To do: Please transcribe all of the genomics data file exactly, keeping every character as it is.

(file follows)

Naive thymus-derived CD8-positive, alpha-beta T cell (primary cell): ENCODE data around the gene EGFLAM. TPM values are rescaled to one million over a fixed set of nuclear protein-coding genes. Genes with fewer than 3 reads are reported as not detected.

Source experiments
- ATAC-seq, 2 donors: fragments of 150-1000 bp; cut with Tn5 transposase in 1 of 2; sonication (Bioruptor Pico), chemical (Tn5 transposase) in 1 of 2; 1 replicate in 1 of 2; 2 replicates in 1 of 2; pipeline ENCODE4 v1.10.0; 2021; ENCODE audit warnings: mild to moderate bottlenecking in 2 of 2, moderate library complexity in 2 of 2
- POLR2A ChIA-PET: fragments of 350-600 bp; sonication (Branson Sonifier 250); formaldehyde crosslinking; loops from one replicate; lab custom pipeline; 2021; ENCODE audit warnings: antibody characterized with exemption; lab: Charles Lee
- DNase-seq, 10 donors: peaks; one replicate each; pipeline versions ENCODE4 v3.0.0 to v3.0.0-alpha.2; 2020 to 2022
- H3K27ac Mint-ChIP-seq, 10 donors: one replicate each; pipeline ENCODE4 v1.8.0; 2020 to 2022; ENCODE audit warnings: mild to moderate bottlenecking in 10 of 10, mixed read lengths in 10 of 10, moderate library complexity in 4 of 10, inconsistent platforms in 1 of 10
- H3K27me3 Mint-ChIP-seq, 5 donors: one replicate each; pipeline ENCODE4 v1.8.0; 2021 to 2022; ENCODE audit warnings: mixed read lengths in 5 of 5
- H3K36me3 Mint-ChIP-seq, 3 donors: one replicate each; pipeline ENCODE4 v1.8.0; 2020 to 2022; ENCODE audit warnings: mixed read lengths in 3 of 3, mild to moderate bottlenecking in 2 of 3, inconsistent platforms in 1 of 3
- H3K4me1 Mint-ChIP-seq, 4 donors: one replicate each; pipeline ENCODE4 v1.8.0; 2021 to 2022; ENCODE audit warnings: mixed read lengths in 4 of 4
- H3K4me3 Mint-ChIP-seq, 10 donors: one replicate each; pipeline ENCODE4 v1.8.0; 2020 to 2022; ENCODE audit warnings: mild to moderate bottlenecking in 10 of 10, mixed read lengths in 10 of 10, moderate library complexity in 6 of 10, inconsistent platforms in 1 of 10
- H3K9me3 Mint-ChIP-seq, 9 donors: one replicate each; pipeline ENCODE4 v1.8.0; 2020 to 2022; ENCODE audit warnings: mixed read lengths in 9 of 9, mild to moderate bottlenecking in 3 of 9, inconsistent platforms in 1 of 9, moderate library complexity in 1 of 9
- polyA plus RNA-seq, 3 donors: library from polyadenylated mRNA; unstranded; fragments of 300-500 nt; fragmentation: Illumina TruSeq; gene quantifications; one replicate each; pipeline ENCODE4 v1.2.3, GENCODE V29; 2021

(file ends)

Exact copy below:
Naive thymus-derived CD8-positive, alpha-beta T cell (primary cell): ENCODE data around the gene EGFLAM. TPM values are rescaled to one million over a fixed set of nuclear protein-coding genes. Genes with fewer than 3 reads are reported as not detected.

Source experiments
- ATAC-seq, 2 donors: fragments of 150-1000 bp; cut with Tn5 transposase in 1 of 2; sonication (Bioruptor Pico), chemical (Tn5 transposase) in 1 of 2; 1 replicate in 1 of 2; 2 replicates in 1 of 2; pipeline ENCODE4 v1.10.0; 2021; ENCODE audit warnings: mild to moderate bottlenecking in 2 of 2, moderate library complexity in 2 of 2
- POLR2A ChIA-PET: fragments of 350-600 bp; sonication (Branson Sonifier 250); formaldehyde crosslinking; loops from one replicate; lab custom pipeline; 2021; ENCODE audit warnings: antibody characterized with exemption; lab: Charles Lee
- DNase-seq, 10 donors: peaks; one replicate each; pipeline versions ENCODE4 v3.0.0 to v3.0.0-alpha.2; 2020 to 2022
- H3K27ac Mint-ChIP-seq, 10 donors: one replicate each; pipeline ENCODE4 v1.8.0; 2020 to 2022; ENCODE audit warnings: mild to moderate bottlenecking in 10 of 10, mixed read lengths in 10 of 10, moderate library complexity in 4 of 10, inconsistent platforms in 1 of 10
- H3K27me3 Mint-ChIP-seq, 5 donors: one replicate each; pipeline ENCODE4 v1.8.0; 2021 to 2022; ENCODE audit warnings: mixed read lengths in 5 of 5
- H3K36me3 Mint-ChIP-seq, 3 donors: one replicate each; pipeline ENCODE4 v1.8.0; 2020 to 2022; ENCODE audit warnings: mixed read lengths in 3 of 3, mild to moderate bottlenecking in 2 of 3, inconsistent platforms in 1 of 3
- H3K4me1 Mint-ChIP-seq, 4 donors: one replicate each; pipeline ENCODE4 v1.8.0; 2021 to 2022; ENCODE audit warnings: mixed read lengths in 4 of 4
- H3K4me3 Mint-ChIP-seq, 10 donors: one replicate each; pipeline ENCODE4 v1.8.0; 2020 to 2022; ENCODE audit warnings: mild to moderate bottlenecking in 10 of 10, mixed read lengths in 10 of 10, moderate library complexity in 6 of 10, inconsistent platforms in 1 of 10
- H3K9me3 Mint-ChIP-seq, 9 donors: one replicate each; pipeline ENCODE4 v1.8.0; 2020 to 2022; ENCODE audit warnings: mixed read lengths in 9 of 9, mild to moderate bottlenecking in 3 of 9, inconsistent platforms in 1 of 9, moderate library complexity in 1 of 9
- polyA plus RNA-seq, 3 donors: library from polyadenylated mRNA; unstranded; fragments of 300-500 nt; fragmentation: Illumina TruSeq; gene quantifications; one replicate each; pipeline ENCODE4 v1.2.3, GENCODE V29; 2021